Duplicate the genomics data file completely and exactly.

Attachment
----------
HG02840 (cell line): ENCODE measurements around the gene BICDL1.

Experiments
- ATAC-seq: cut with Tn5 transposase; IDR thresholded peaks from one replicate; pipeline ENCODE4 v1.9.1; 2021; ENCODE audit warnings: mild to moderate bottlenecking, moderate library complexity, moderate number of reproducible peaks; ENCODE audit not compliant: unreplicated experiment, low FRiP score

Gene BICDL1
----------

HG02840 (cell line): ENCODE measurements around the gene BICDL1.

Experiments
- ATAC-seq: cut with Tn5 transposase; IDR thresholded peaks from one replicate; pipeline ENCODE4 v1.9.1; 2021; ENCODE audit warnings: mild to moderate bottlenecking, moderate library complexity, moderate number of reproducible peaks; ENCODE audit not compliant: unreplicated experiment, low FRiP score

Gene BICDL1